Let’s Talk about this Our Lagos Flooding
What comes to your mind when you think about floods? For me and many others, it is the story of Noah in the Bible. You have probably heard or read the story before. A quick summary is that God gave a warning to Noah and asked him to build a big ark to save as many persons and animals in the world then. Do you think that the Lagos floods come without warning? I don’t think so. We experience the same phenomenon every other year. What special warning do we really need? Although we know the rainy season comes every year and most times with flooding, we refuse to prepare for it. So is it safe to say this frequent flooding is a direct consequence of our actions?
To start with, what is flooding? A flood is an overflow of water that submerges surrounding dry land. The cumulative impact of flooding cannot be overemphasized. Floods cause loss of homes or properties, loss of livestock, destruction of crops, weakening building structures and ultimately loss of human life.
There are various causes of flooding. There is prolonged and heavy rainfall, lack of vegetation, climate change, overflowing rivers, etc. Lagos is bordered by the Atlantic Ocean which makes it prone to overflows from the ocean. However, the floods in Lagos are mostly human-induced as one of the major reasons is the lack of proper drainage systems. It is either the drainage is blocked or is too small to handle the intensity of the water passing through. Lagos is the most populated city in Nigeria, marked by rapid urbanization. Flooding and other social and environmental hazards are common in areas like Lagos.
Let’s talk more about the causes of flooding in Lagos.
Waste Disposal into Drainages: Some of us are so guilty as we play a major role in blocking the drainages around us. We throw our used plastic bottles, nylons, kitchen wastes and other kinds of wastes into the nearest drainage forgetting or not caring that it blocks the flow of water. When you go to markets, you will notice that the drainage systems are smelly because they are stacked up with dirt, sand, etc. I’m not sure I would ever understand the idea of cleaning up your space while causing a massive hazard to the bigger space that affects everyone including you. The thing is, water always looks for a channel to flow through, when it doesn’t find enough space in the drains, it takes over whatever space it can find outsidetghh and that’s how floods come about.
Poor or non-existing drainage systems: Our government has a hand to play in this. Some residential areas lack drainage systems or the drainage is just too small to handle the intensity of the water meant to pass through. Such drainages are prone to damage and clogging at a much faster rate than others. When the rains are heavy, if there’s no drainage or the drainage is broken or there’s just too little space, the water will fill up the roads and enter the nearest houses if need be.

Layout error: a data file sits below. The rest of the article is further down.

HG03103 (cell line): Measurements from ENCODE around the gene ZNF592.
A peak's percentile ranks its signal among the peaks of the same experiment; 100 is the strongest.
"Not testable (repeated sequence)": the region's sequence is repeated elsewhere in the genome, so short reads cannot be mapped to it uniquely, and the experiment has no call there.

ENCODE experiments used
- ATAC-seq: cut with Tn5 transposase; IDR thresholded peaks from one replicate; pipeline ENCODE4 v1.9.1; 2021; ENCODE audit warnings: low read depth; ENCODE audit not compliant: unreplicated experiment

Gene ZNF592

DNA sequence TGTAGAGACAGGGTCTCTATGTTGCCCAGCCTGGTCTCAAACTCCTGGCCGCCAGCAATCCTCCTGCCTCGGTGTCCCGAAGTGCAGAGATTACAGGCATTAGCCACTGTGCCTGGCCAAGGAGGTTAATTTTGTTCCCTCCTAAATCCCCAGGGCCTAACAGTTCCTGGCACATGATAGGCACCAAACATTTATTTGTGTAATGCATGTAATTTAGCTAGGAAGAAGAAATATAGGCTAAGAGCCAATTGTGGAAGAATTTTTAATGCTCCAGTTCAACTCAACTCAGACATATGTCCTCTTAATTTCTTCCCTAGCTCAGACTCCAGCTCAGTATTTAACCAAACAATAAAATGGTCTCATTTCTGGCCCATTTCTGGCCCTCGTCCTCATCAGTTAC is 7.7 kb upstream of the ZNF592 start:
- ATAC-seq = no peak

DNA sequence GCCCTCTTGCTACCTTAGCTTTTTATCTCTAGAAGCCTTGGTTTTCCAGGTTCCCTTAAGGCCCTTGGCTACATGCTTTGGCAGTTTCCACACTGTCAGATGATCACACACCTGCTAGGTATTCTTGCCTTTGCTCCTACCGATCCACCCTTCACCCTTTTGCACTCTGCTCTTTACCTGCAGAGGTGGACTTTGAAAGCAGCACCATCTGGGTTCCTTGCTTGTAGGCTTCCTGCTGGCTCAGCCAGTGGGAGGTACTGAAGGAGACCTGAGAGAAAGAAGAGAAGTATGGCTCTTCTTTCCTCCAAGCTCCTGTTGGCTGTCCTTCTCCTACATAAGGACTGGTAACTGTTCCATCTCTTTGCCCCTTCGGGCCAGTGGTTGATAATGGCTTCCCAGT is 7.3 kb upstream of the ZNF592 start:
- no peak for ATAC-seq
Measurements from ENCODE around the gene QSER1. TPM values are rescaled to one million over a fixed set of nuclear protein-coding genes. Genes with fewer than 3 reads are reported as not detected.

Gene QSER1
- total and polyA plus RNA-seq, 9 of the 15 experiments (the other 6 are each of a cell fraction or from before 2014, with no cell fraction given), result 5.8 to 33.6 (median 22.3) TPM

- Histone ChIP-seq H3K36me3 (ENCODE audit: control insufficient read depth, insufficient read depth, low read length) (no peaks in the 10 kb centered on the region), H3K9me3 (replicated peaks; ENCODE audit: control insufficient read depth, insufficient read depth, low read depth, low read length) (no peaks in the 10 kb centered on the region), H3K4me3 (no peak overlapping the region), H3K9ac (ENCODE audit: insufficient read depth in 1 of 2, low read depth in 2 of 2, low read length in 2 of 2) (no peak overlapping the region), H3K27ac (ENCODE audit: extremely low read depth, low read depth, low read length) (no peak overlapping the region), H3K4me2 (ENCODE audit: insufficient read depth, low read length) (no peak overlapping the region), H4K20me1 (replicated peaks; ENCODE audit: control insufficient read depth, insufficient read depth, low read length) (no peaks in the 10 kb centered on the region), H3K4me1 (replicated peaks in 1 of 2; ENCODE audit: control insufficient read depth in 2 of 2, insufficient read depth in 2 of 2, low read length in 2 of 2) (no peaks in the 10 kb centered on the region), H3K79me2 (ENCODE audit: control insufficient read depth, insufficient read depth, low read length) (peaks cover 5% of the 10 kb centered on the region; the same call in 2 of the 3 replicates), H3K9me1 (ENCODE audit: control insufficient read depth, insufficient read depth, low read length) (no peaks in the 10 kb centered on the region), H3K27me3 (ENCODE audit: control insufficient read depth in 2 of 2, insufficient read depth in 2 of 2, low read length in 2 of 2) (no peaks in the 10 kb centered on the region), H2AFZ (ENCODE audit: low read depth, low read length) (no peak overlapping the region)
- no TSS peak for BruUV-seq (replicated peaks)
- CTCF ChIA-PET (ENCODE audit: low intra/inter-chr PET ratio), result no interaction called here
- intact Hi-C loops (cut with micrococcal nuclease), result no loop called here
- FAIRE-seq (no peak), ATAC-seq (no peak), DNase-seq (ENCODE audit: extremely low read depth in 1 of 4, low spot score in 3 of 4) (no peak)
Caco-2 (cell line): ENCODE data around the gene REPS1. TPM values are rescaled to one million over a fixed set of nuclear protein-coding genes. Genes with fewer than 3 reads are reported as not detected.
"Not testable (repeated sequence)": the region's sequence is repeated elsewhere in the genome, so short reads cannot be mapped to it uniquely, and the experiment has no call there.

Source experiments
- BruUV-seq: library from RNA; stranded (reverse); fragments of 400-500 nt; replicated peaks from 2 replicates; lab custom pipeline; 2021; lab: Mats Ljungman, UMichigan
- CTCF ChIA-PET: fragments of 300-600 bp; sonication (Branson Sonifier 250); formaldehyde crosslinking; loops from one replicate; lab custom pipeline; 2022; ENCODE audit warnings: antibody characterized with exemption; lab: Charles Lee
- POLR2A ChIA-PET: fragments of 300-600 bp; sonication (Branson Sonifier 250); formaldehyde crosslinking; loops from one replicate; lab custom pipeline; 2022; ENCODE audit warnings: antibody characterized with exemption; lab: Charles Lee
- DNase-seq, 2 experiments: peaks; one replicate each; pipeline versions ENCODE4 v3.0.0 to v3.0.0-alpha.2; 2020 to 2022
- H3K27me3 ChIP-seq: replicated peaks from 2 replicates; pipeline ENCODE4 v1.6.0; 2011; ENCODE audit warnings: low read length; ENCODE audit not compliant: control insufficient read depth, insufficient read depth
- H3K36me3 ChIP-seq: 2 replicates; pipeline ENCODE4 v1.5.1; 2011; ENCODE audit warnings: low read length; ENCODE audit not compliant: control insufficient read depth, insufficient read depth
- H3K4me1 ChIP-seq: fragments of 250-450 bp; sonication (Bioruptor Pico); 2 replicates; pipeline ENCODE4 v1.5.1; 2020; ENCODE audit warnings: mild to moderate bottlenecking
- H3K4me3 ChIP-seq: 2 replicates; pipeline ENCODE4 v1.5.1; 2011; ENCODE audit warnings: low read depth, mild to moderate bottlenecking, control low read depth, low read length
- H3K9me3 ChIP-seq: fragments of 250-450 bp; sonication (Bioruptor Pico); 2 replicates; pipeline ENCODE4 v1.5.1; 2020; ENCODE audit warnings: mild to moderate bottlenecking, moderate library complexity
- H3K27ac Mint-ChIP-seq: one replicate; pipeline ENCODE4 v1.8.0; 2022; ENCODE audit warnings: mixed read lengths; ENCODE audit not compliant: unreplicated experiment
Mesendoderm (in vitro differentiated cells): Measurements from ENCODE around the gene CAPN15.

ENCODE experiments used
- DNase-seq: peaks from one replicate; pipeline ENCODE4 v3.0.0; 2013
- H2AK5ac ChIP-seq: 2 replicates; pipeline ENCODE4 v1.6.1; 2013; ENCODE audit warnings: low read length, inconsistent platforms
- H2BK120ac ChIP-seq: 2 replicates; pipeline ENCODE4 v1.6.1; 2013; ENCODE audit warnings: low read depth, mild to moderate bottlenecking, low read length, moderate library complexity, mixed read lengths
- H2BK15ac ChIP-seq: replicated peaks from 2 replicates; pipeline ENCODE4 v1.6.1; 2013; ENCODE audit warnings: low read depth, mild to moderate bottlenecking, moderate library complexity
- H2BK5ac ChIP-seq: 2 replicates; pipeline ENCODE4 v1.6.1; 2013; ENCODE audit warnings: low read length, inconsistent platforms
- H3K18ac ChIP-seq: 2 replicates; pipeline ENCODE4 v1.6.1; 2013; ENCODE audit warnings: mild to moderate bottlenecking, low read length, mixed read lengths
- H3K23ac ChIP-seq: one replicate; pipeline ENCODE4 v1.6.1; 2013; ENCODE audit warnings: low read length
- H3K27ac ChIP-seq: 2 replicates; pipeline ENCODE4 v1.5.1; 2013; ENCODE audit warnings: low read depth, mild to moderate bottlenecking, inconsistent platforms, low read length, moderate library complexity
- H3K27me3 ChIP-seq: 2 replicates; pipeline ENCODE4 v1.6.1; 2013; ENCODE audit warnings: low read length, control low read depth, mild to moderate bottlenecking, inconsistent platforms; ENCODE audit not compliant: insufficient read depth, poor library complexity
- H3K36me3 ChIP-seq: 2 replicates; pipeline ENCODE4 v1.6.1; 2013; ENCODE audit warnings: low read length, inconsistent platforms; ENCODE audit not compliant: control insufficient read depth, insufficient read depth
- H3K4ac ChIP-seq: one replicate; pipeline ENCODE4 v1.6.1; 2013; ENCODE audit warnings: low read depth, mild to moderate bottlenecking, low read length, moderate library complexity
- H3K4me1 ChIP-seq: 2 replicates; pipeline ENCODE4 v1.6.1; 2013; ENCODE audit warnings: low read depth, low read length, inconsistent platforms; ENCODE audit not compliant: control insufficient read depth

Poor Urban Planning, Improper Landscaping: We seem to be turning a blind eye to the laws that help maintain peace, comfort and order in our environment. Nowadays, people Build their properties close to canals and in some disagreeable environments. The irony is that many of these landlords claim that their properties have been approved by the Government. When you build property close to or on the river bank or canal or waterway, know for a fact that anytime it rains heavily, the sea level rises and the water will come for you. Sometimes the government takes damage control measures to demolish these structures when the problem becomes too obvious to avoid. What happened to prevention being the better option?
What can we do to resolve this issue?
- The government needs to start working on building proper drainages in places that lack them and increase the size of narrow ones.
- This is not an easy option but people living in houses built on waterways need to evacuate so that the Government can demolish these structures to build waterways
- We all need to start taking our waste disposal measures seriously. Clean your space and while doing that, make sure you’re not transferring the hazard somewhere else.
- We need to take charge of our environment by organizing street sanitation exercises, sensitizing others to do the right thing and enforcing sustainable measures to keep our environment clean at all times.
- Rural areas that are inaccessible should have a sustainable disposal channel set up by the government like waste trucks.
- The government needs to come up with strict policies and regulations to help manage the increasing improper disposal methods in the city.
- Government and other agencies need to fund and follow up research to find solutions to the recurring floods in Lagos and other cities in Nigeria.
The losses we have recorded from floods are too much. We need to take more strategic steps to prevent a recurrence. The change we need starts with you and I being more deliberate about preventing floods in our surroundings. We can only hope that the government’s pledge to provide a permanent solution is redeemed as soon as possible. If we all are devoted to contributing our quota, we would soon have a sustainable flood-free Lagos reality.
Author: Temitayo Soneye
Photo: The Guardian